Rent-to-own firm BrightHouse has been ordered to pay £14.8 million to 249,000 customers after the financial regulator found it “was not a responsible lender”.
BrightHouse, which describes itself as the UK’s largest weekly payment retailer, sells household goods such as furniture, appliances and electronics.
On Tuesday the Financial Conduct Authority (FCA) said that customers in two sets of circumstances will be compensated.
Customers who between April 2010 and April 2017 may not have received a refund of their initial payments when an agreement was cancelled within the first 14 days will receive an average payment of £27.
The redress comes to about £4.7 million for 270,000 agreements covering 181,000 customers.
BrightHouse will also have to compensate customers whose circumstances were not properly assessed before receiving the loan.
This applies to customers who took out an agreement between April 2014 and September 2016.
BrightHouse said that customers will receive an average payment of £147. Alternatively, if the customer retained the product, then the ownership will be transferred to them.
The FCA said that this redress totals about £10.1 million for 114,000 agreements covering 81,000 customers.
The FCA said that the financial regulator has been working with BrightHouse since late 2014 to assess the firm’s lending application affordability assessment processes and collections processes.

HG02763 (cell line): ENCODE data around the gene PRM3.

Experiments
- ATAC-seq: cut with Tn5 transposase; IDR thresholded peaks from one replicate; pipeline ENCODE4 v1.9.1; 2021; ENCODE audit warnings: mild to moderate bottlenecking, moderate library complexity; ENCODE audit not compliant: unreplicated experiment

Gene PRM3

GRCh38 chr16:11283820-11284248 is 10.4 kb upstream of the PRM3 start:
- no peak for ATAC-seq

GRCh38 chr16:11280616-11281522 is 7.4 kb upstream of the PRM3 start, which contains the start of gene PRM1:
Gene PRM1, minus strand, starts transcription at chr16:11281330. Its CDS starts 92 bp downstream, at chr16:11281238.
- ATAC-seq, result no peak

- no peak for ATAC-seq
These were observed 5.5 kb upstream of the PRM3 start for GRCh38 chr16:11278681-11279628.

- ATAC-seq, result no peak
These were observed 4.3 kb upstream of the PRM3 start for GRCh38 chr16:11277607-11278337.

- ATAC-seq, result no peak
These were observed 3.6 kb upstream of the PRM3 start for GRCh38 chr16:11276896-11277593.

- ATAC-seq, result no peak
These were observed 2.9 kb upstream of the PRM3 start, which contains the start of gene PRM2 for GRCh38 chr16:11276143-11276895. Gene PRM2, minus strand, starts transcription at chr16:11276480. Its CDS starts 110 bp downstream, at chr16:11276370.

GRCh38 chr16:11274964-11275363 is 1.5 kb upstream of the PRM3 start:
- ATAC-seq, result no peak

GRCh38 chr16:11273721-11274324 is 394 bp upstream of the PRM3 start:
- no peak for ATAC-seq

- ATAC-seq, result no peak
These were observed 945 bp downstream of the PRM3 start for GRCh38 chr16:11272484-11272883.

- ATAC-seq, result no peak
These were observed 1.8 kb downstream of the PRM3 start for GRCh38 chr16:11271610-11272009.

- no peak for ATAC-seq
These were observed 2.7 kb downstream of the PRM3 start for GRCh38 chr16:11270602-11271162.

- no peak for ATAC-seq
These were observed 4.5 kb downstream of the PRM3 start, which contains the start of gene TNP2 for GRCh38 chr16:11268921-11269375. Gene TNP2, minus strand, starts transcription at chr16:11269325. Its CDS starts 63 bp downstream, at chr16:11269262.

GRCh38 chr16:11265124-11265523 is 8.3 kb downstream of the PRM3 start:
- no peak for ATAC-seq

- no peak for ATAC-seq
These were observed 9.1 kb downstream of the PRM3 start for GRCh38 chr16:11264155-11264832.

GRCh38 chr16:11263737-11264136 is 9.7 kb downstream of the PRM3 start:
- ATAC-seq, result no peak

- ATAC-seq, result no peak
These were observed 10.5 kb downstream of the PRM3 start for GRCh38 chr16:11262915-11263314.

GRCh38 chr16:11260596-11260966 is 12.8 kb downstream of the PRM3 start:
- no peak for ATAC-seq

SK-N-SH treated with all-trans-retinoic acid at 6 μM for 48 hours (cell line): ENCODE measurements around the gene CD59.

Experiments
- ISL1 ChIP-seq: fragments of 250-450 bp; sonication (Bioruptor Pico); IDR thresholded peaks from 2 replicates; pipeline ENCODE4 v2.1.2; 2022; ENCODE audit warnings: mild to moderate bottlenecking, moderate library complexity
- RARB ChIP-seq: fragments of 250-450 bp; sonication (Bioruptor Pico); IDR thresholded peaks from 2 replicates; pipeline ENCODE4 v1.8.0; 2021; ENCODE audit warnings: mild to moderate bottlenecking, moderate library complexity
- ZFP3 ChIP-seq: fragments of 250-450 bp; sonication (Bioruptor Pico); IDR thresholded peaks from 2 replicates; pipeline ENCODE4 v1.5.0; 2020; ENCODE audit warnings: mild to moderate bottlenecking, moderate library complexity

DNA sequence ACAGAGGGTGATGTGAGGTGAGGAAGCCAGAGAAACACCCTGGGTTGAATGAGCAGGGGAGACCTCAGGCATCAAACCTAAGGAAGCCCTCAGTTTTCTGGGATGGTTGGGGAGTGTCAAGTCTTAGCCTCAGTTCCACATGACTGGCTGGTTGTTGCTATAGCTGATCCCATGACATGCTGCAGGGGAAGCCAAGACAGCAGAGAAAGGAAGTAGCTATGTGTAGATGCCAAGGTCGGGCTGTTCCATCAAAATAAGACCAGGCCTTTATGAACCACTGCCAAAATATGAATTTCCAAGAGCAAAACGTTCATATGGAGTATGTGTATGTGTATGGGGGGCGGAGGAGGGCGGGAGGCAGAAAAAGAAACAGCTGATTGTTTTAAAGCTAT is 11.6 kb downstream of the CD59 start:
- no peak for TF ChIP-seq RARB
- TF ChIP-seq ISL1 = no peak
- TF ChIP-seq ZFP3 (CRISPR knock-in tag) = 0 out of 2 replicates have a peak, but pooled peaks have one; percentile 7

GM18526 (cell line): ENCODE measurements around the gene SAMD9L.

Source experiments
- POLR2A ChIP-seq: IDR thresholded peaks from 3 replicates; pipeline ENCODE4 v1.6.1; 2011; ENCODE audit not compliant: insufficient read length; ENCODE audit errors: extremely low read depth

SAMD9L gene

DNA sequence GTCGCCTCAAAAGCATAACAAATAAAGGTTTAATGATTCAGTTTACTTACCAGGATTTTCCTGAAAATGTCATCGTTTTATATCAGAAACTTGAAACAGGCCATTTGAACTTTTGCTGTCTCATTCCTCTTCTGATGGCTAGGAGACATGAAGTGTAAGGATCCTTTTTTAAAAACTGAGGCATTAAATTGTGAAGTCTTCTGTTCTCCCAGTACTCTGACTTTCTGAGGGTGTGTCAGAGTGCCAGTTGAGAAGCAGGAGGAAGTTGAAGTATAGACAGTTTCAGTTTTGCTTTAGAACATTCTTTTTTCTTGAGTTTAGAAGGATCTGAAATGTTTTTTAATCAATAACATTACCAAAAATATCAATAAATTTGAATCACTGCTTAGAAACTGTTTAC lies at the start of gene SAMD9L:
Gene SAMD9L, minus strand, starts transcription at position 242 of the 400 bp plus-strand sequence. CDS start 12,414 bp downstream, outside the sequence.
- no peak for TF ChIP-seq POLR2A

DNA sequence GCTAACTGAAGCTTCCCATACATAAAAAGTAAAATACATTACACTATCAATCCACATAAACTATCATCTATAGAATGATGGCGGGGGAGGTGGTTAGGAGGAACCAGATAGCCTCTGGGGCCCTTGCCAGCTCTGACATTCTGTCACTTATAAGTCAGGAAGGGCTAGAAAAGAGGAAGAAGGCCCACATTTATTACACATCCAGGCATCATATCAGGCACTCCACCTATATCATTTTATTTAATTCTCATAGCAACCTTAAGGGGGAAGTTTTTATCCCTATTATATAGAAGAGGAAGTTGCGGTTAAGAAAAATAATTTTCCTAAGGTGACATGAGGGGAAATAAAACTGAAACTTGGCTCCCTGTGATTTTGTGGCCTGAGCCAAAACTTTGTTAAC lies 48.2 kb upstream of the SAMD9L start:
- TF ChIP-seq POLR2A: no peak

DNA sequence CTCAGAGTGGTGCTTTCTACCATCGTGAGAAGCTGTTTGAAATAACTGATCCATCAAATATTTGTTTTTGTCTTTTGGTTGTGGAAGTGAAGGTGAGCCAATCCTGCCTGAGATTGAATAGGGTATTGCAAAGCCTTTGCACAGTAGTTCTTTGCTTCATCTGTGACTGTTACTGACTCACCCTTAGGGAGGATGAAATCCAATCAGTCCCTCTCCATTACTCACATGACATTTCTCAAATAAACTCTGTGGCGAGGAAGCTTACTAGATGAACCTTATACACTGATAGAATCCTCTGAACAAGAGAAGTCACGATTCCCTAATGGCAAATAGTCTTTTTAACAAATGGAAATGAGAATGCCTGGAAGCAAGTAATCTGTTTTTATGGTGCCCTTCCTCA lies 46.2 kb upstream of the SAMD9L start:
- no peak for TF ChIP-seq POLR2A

The FCA determined BrightHouse “did not always deliver good outcomes for customers particularly those who were at a higher risk of falling into financial difficulty”.
Under BrightHouse’s pay weekly scheme, customers can expect to pay 69.9% APR.
Customers affected by the FCA’s announcement today will not have to contact BrightHouse.
Rather, the firm will write to 213,000 past and current customers to explain the refund and how much they are due.
Jonathan Davidson, executive director of supervision – retail and authorisations at the FCA, said: “During the time in question, BrightHouse was not a responsible lender and failed to meet our expectations of firms in this sector.
“I am pleased that it has agreed to provide redress to those customers affected by these historic practices.
“This scheme continues our work with the rent-to-own sector to resolve the concerns we have previously identified.
“Responsible lending and the fair treatment of consumers, especially those in financial difficulties or who are vulnerable, are key priorities for us.”
Hamish Paton, chief executive of BrightHouse, said: “We sincerely apologise to those customers who were affected.
“Our top priority is to ensure that they are reimbursed as soon as possible.
“We’re absolutely determined that this doesn’t happen again and have made significant improvements over the last 18 months.
“The FCA recognised this when they confirmed in April that they are minded to authorise our business, subject to specific conditions.”
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